Bite Me is a 2019 American romantic comedy horror film directed by Meredith Edwards from a screenplay by co-producer Naomi McDougall Jones.
The movie stars Christian Coulson, Naomi McDougall Jones and Annie Golden.
In New York City, Sarah (Naomi McDougall Jones) is part of a subculture of people who identify as vampires and who believe they need to drink blood to stay healthy. James (Christian Coulson) is an ex-pat IRS agent assigned to audit Sarah’s vampire church.
Romance sparks between the two while clashes between their different worlds cause hiccups. Sarah’s roommates and community are not accepting of James, while James’ conservative Christian friends aren’t too fond of the vampire cult. As the impending IRS ruling looms, the two are forced to confront their feelings; will they abide by the norms or do they have the courage to fall in love with outsiders?
Allegedly popularized either by Jimi Hendrix or Crosby Stills & Nash, depending on the source, “Let your freak flag fly” is a popular expression of counter-culture, against-the-grain nonconformity. The credo could be applied to loads of often comedic screenplays – any material in which an ordinary sort is introduced into a lively, perhaps misunderstood alternative lifestyle on the fringes of society, in guided-tour fashion, emphasizing the buzzword concepts of “tolerance” and “empowerment” amidst the humorous happenings. Kinky Boots is but one of many examples (in a stretch, The Rocky Horror Picture Show is another).
Bite Me, which, despite vampire stylings, is not a horror or even supernatural genre piece, but rather a rom-com plea for tolerance, respect and inclusion for trendy folks in the modern era who self-identify as glamorous, Gothic undead types.
The setting is New York City (credit either the vision of director Meredith Edwards or a low-budget lack of shooting permits, but the metropolis looks remarkably underpopulated and village-cozy). Sarah (Naomi McDougall Jones, who co-wrote the script) is a transplanted Virginia woman, no longer on speaking terms with her family. She, in fact, self-identifies as a “vampire,” as do her two female roommates (one a Muslim, from a similarly scandalized household). Sarah still visits her flamboyant, wannabe-vampire ex-husband (Antino Crowley-Kamenwati), a high-profile lord-of-shadows-or-something in the subculture, who indoctrinated her originally (and was responsible for her now-regretted face tattoo). Though divorced, she still feels compelled to ritually drink his blood, taking co-dependence to extremes.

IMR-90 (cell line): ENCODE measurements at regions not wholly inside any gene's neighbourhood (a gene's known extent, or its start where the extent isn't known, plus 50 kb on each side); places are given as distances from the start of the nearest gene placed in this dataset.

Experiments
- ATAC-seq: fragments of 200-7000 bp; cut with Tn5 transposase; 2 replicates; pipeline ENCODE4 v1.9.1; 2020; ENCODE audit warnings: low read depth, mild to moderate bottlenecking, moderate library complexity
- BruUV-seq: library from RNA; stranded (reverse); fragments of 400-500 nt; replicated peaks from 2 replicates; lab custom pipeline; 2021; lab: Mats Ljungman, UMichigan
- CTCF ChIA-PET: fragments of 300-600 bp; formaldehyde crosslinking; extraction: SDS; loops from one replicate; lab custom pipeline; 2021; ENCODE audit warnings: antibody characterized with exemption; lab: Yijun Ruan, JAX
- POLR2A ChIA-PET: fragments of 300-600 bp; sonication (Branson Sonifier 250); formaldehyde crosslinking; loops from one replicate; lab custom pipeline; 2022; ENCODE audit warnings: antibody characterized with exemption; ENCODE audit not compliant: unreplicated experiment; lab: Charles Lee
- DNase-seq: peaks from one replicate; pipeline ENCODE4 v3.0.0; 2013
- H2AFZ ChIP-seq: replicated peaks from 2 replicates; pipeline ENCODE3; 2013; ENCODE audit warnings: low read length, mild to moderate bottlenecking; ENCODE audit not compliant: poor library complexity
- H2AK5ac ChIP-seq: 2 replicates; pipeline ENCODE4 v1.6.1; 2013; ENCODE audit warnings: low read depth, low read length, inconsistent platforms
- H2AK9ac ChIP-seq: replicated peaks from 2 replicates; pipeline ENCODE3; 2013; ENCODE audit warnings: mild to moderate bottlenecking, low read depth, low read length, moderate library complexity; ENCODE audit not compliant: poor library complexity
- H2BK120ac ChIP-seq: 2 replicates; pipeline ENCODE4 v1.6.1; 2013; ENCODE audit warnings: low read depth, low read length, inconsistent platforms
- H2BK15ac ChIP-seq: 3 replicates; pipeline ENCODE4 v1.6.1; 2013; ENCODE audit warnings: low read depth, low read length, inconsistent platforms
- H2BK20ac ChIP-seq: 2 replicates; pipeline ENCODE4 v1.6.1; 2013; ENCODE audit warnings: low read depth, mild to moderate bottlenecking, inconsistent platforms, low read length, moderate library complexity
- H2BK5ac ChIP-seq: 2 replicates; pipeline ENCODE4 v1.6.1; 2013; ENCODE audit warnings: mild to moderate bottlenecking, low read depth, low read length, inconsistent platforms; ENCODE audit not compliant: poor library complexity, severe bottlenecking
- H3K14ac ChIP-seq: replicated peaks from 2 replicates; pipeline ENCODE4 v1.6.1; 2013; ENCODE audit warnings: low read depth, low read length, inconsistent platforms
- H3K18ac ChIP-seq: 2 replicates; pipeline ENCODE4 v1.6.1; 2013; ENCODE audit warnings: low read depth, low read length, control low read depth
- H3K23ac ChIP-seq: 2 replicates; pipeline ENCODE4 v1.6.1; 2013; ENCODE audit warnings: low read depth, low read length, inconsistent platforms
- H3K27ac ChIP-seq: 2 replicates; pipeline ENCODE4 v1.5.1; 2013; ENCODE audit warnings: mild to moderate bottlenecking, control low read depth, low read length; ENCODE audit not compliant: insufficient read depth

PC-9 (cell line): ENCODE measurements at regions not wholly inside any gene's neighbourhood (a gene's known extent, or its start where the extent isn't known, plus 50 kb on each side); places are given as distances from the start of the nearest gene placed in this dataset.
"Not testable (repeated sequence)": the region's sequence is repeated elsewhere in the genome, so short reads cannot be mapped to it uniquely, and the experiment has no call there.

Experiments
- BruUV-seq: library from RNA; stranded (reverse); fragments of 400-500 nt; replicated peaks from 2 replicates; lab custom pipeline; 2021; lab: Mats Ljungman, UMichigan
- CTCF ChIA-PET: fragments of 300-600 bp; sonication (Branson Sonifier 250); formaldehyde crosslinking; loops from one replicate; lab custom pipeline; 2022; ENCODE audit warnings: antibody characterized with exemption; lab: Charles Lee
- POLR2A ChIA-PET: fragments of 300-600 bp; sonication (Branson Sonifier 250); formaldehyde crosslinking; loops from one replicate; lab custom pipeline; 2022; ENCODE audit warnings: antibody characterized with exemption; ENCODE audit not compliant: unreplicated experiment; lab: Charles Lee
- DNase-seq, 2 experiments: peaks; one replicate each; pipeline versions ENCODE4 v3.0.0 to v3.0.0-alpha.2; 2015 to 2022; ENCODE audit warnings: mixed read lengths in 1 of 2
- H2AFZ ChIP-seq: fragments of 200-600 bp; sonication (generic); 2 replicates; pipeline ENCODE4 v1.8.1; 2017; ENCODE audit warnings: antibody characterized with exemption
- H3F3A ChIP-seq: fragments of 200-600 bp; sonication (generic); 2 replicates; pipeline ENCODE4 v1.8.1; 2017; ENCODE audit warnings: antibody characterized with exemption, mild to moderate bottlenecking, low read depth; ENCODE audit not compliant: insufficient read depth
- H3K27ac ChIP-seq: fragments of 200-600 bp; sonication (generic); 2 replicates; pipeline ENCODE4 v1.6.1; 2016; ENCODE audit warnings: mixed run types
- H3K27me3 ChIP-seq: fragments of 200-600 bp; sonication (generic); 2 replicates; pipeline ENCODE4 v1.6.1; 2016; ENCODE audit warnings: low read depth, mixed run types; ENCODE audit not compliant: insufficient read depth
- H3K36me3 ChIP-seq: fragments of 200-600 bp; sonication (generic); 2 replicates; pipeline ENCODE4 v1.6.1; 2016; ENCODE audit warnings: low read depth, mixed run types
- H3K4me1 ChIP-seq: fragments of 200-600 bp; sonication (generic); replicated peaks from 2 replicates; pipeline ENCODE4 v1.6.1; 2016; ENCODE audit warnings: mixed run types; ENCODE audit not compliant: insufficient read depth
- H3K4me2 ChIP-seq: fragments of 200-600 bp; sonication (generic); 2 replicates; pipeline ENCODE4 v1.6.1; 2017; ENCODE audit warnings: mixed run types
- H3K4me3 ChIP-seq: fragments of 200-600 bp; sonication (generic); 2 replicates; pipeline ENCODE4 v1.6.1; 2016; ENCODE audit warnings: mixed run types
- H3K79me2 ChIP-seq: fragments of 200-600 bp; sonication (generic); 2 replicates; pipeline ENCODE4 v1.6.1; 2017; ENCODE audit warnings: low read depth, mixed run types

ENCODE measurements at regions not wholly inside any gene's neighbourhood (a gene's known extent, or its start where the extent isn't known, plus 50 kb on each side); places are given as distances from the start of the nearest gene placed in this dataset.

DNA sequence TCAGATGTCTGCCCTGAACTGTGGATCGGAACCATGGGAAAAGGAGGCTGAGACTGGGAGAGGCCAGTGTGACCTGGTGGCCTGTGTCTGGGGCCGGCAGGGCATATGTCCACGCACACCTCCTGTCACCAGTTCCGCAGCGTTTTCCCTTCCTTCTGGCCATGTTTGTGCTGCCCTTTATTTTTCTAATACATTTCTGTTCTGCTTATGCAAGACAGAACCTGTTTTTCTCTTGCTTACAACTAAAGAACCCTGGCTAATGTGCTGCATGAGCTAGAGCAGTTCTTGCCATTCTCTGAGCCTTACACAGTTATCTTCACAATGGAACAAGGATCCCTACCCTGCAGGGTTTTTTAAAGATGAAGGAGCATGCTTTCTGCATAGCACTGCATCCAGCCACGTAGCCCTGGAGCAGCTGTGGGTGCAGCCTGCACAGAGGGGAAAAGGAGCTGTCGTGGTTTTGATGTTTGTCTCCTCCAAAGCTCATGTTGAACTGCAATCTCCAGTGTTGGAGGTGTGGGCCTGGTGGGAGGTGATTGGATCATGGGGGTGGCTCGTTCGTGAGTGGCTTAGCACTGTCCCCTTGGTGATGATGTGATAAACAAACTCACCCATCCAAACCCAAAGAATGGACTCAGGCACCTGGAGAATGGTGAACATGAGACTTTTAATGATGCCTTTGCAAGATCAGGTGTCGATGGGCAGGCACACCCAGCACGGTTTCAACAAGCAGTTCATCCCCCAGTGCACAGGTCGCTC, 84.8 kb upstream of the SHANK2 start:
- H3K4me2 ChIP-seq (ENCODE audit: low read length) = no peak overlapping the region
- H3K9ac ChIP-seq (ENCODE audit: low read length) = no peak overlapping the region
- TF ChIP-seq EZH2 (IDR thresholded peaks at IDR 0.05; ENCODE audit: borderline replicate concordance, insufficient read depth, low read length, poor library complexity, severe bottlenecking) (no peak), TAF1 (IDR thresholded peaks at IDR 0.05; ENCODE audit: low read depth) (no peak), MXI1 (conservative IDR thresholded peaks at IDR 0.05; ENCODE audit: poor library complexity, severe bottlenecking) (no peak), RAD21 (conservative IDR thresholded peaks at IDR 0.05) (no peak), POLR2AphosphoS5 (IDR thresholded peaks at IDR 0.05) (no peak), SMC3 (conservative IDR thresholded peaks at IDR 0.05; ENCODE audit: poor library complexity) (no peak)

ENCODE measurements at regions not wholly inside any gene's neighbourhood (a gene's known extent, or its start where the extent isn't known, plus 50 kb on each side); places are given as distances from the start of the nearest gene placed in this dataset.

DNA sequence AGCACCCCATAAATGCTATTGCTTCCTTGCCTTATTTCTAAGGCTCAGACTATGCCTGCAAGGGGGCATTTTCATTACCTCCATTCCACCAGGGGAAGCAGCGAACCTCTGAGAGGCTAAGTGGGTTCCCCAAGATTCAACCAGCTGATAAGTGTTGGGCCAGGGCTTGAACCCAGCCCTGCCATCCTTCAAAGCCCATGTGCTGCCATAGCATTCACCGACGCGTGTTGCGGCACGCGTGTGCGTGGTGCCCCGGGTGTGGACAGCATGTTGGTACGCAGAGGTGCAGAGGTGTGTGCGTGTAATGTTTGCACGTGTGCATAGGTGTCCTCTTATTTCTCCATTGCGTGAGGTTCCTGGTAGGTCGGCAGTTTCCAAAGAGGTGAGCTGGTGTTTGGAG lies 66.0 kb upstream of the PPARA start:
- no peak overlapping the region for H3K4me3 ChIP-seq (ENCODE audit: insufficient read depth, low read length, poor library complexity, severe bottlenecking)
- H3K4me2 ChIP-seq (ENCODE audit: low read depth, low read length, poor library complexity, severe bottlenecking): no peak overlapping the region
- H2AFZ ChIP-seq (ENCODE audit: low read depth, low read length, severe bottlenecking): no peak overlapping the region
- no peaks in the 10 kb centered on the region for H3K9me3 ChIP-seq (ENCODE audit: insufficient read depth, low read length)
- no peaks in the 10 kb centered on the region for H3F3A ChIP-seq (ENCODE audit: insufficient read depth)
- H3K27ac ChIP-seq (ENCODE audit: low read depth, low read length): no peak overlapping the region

Another man soon enters Sarah’s life. He is James (Christian Coulson), a straitlaced, UK-born tax auditor, also divorced, relocated across the Atlantic apparently the best to distance himself from a clinging, controlling mum. Because Sarah and her flatmates have declared their lodgings a vampire “church” (“House of Twilight” with only three congregants), they have resisted paying their rates. James is assigned to judge the validity of the case, cheered on all the way by his co-workers (one of whom is part of a Christian sect, made to look as sinister and cult-ish as any of the blood drinkers).
Of course, James and Sarah despise each other initially. And of course, they fall into romance, James spending more and more time out of his mundane existence and into the lady’s colourful netherworld of vampire rave parties and fellowships. He does not reveal, of course, that he is doing all this under the pretext of investigating her for the dreaded Internal Revenue Service.
Can there be a future for this odd couple? Even with a formulaic happy ending, one just can’t imagine this relationship enduring very long before real life puts a stake in it, nay, not even if James were portrayed by the rom-com Prince of Darkness himself, Hugh Grant. Nonetheless, it is an entertaining bit of alterna-farce, with good jobs by the largely unfamiliar cast (listen for a joke about Coulson’s supporting part in the Harry Potter blockbusters) and some sharp-toothed dialogue.
Of course, one must take on faith the assertion that all the harvested blood being imbibed by the characters has been voluntarily donated and personally approved by (unseen) physicians as uninfected (and that heroine Sarah actually has a porphyria-like illness that makes blood drinking medically necessary). Moreover, as in so many other movies, our heroine somehow affords an NYC flat, even with two roommates, on her earnings from a freelance “career” as a sort of grave genealogist. Now that is paranormal-supernatural.
Watch for a brief cameo by vampire-positive singer-songwriter Aurelio Voltaire (also heard on the soundtrack).
Charles Cassady Jr, MOVIES and MANIA
“Formulaic, but funny with some sweet moments, Bite Me is a romantic comedy for those who always thought they were a little bit different.” Battle Royale with Cheese
“Bite Me is an absolutely charming indie comedy that was emotionally engaging, fun and off-beat – embracing weirdness instead of tacking it on as a quirk. I really enjoyed it.” Kalafudra’s Stuff
” …it runs at a slick eighty minutes but it’s just far too formulaic and predictable for my liking. Two people, an unlikely couple, fall in love, they hit a few bumps in the road, some ups and downs and they end up together forever. You know the score. I’ll stick with the much more twisted and original horror versions of rom-coms.” Nerdly
” …while the direction finds the right tone for a vampire movie even without any horror mainstays, the leads are likeable and relatable and have genuine chemistry, and are supported by a very able ensemble to make this one a fun watch.” Search My Trash
Adventure Kid and Blue Firefly Films will release Bite Me on digital download on the 8th February 2022.
1 hour 23 minutes